The Minnesota Timberwolves have been flirting with mere mediocrity since Kevin Garnett left town nearly a decade ago. Their highest finish in the Western Conference in the past ten years was a tenth place in 2014, after which they traded Kevin Love and won 16 games the next season.
Two years later, and everything’s changed. Historically speaking, Minnesota is a joke, but they have the most exciting young roster in the NBA, including the past two Rookies of the Year. The franchise took another step towards legitimacy today and hired deposed ex-Bulls coach Tom Thibodeau to coach the team and serve as president.
Thibs had reportedly been seeking this sort of deal from teams, and while consolidating coaching and personnel duties with the same person has its drawbacks, he’s an ideal coach for the Wolves.
The Minnesota roster will undoubtedly look much different next year, but as currently constructed, the team is set up to score by getting to the free throw line instead of shooting threes. Defensively, they were goddamn dreadful last year, but there is a talent in their core. Karl-Anthony Towns has the athleticism and anticipation of an elite shotblocker and rebounder. His main problem last year was that he fouled too much. This happens with all rookie big men, so it’s not terribly concerning. His range is a fun little weapon for Thibodeau to play around with, and given how his new coach turned Joakim Noah into an MVP candidate, he’ll most likely improve tremendously next year.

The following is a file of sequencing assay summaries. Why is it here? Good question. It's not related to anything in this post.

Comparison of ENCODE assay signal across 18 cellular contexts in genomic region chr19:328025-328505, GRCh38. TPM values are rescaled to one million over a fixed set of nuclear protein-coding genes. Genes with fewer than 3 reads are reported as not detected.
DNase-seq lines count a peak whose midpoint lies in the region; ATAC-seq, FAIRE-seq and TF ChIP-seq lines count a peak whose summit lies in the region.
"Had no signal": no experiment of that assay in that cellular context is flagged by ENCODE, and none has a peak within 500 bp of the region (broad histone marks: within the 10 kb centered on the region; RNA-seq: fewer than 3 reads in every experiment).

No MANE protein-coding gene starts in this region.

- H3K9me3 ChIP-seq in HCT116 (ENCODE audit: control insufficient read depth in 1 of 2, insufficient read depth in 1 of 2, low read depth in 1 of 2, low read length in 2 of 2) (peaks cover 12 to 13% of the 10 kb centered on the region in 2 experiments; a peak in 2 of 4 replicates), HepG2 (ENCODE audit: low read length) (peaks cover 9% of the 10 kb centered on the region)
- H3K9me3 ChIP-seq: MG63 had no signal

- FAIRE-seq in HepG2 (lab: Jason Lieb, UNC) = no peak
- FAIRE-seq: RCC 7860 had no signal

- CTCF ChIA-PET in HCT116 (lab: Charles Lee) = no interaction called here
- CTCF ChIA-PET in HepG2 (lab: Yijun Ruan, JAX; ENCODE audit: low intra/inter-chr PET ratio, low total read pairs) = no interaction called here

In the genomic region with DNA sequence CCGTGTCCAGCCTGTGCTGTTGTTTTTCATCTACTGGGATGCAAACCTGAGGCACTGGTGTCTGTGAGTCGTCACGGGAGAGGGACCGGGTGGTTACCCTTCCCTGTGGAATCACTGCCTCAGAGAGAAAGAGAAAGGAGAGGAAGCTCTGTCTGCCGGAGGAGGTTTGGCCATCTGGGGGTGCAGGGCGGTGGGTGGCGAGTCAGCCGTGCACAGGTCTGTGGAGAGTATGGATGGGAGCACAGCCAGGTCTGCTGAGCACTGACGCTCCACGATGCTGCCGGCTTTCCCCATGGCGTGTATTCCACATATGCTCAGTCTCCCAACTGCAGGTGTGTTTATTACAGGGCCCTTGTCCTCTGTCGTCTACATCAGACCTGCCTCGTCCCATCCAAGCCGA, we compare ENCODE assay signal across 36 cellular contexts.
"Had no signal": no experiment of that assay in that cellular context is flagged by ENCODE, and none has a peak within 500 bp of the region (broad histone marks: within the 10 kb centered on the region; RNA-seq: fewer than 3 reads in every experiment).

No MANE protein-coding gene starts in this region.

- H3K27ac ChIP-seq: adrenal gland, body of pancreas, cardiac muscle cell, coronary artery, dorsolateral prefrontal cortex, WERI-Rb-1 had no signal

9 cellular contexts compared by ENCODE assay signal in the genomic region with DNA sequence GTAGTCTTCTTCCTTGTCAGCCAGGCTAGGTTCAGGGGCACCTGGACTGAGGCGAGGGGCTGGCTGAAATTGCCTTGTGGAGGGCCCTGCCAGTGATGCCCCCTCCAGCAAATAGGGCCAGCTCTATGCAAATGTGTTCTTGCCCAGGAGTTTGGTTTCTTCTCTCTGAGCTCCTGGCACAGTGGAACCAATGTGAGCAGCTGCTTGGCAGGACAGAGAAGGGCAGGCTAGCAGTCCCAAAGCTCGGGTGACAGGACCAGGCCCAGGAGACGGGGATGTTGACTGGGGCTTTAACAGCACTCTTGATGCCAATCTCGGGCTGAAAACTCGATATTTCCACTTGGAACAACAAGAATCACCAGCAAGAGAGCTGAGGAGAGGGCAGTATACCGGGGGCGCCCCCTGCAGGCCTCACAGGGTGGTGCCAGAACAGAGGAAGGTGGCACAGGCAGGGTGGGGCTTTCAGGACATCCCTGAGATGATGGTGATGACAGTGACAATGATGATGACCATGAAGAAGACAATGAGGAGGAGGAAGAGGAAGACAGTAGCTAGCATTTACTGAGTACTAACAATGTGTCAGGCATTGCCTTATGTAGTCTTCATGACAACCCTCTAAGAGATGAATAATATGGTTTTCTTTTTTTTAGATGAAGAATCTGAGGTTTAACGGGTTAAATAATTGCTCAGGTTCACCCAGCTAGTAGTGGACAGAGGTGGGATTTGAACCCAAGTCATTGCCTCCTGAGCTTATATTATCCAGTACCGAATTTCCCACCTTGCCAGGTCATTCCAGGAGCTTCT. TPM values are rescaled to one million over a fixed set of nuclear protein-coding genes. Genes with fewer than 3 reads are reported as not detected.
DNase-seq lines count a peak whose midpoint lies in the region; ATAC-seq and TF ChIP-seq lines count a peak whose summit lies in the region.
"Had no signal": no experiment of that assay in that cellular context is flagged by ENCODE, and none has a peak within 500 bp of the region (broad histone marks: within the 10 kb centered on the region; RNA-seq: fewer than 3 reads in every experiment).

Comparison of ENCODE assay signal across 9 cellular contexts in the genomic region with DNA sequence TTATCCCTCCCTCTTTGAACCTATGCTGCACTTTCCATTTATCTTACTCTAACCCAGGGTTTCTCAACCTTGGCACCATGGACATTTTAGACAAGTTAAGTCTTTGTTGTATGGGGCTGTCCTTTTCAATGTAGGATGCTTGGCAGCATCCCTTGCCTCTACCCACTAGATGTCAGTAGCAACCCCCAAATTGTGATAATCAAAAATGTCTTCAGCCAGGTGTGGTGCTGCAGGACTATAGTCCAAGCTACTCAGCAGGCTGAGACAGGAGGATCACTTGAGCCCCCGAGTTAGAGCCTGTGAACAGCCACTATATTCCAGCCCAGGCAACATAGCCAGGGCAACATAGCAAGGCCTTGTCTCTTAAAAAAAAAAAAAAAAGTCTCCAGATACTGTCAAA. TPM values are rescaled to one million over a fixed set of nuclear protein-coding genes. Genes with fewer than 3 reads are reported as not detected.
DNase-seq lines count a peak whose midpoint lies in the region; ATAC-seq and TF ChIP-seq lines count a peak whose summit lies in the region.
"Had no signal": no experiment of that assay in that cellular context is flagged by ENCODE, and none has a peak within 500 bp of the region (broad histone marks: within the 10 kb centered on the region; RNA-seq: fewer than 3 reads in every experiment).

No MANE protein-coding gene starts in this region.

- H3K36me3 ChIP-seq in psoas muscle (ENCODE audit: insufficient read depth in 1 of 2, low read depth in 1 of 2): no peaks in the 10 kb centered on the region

In front of him, Thibs has Andrew Wiggins and Ricky Rubio, who are both long and athletic for their positions, and Zach LaVine, who I hope Thibs finally starts at shooting guard full-time. Thibodeau teams have always been among the best rebounding teams in basketball, they play slow, and they never crack the top half of the league in three-pointers attempted. The best coaches coach to the talent in front of them, and the Timberwolves are not the early 2010's Bulls, but Thibodeau is most comfortable with playing a style that best suits his new roster, and that’s only going to make the adjustment easier.
I have my doubts that any coach can miraculously turn a team around in one season, and Thibodeau has only ever coached a roster full of veterans. Going from tinkering with a roster of stars and near-stars to teaching a bunch of inexperienced twentysomethings is going to be a far different coaching experience for him. There’s also the concern that he grinds his teams down to nubs during the regular season to the point that they’re exhausted come April. Both points are valid, but neither is as important as the fact that Thibodeau is a brilliant basketball mind who changed how defense is played in the NBA. The Wolves don’t have polish, but they are young and strong and skilled, and they’re going to be much better next season.